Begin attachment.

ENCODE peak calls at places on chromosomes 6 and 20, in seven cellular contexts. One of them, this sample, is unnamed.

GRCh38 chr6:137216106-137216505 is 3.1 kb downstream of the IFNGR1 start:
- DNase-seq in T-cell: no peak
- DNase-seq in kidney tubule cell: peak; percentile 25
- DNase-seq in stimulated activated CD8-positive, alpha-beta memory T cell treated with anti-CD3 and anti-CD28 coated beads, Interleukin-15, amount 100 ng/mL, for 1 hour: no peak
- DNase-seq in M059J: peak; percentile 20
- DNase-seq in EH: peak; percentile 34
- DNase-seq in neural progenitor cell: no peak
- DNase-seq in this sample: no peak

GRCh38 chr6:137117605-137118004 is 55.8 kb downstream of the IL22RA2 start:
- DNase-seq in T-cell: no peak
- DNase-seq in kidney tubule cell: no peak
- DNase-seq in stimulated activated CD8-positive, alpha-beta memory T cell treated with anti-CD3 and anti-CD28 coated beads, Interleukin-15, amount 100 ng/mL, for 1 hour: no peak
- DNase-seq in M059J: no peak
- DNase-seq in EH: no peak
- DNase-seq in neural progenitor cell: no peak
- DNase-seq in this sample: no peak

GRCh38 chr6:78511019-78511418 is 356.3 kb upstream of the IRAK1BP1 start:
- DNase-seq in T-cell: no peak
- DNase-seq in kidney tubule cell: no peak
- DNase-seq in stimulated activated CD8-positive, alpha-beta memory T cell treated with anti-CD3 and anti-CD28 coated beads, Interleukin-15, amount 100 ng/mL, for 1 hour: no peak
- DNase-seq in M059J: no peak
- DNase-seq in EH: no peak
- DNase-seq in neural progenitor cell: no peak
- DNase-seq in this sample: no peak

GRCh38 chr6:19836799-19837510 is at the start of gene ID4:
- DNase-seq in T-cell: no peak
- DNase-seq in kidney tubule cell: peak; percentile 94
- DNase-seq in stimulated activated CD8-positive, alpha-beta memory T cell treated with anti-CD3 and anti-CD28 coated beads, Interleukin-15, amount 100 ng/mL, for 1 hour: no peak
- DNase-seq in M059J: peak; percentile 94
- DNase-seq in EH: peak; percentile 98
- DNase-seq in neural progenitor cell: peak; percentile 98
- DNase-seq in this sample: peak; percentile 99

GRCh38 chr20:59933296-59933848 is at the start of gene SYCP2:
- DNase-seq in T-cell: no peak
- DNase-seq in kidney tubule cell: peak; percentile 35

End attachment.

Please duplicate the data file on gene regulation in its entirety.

ENCODE peak calls at places on chromosomes 6 and 20, in seven cellular contexts. One of them, this sample, is unnamed.

GRCh38 chr6:137216106-137216505 is 3.1 kb downstream of the IFNGR1 start:
- DNase-seq in T-cell: no peak
- DNase-seq in kidney tubule cell: peak; percentile 25
- DNase-seq in stimulated activated CD8-positive, alpha-beta memory T cell treated with anti-CD3 and anti-CD28 coated beads, Interleukin-15, amount 100 ng/mL, for 1 hour: no peak
- DNase-seq in M059J: peak; percentile 20
- DNase-seq in EH: peak; percentile 34
- DNase-seq in neural progenitor cell: no peak
- DNase-seq in this sample: no peak

GRCh38 chr6:137117605-137118004 is 55.8 kb downstream of the IL22RA2 start:
- DNase-seq in T-cell: no peak
- DNase-seq in kidney tubule cell: no peak
- DNase-seq in stimulated activated CD8-positive, alpha-beta memory T cell treated with anti-CD3 and anti-CD28 coated beads, Interleukin-15, amount 100 ng/mL, for 1 hour: no peak
- DNase-seq in M059J: no peak
- DNase-seq in EH: no peak
- DNase-seq in neural progenitor cell: no peak
- DNase-seq in this sample: no peak

GRCh38 chr6:78511019-78511418 is 356.3 kb upstream of the IRAK1BP1 start:
- DNase-seq in T-cell: no peak
- DNase-seq in kidney tubule cell: no peak
- DNase-seq in stimulated activated CD8-positive, alpha-beta memory T cell treated with anti-CD3 and anti-CD28 coated beads, Interleukin-15, amount 100 ng/mL, for 1 hour: no peak
- DNase-seq in M059J: no peak
- DNase-seq in EH: no peak
- DNase-seq in neural progenitor cell: no peak
- DNase-seq in this sample: no peak

GRCh38 chr6:19836799-19837510 is at the start of gene ID4:
- DNase-seq in T-cell: no peak
- DNase-seq in kidney tubule cell: peak; percentile 94
- DNase-seq in stimulated activated CD8-positive, alpha-beta memory T cell treated with anti-CD3 and anti-CD28 coated beads, Interleukin-15, amount 100 ng/mL, for 1 hour: no peak
- DNase-seq in M059J: peak; percentile 94
- DNase-seq in EH: peak; percentile 98
- DNase-seq in neural progenitor cell: peak; percentile 98
- DNase-seq in this sample: peak; percentile 99

GRCh38 chr20:59933296-59933848 is at the start of gene SYCP2:
- DNase-seq in T-cell: no peak
- DNase-seq in kidney tubule cell: peak; percentile 35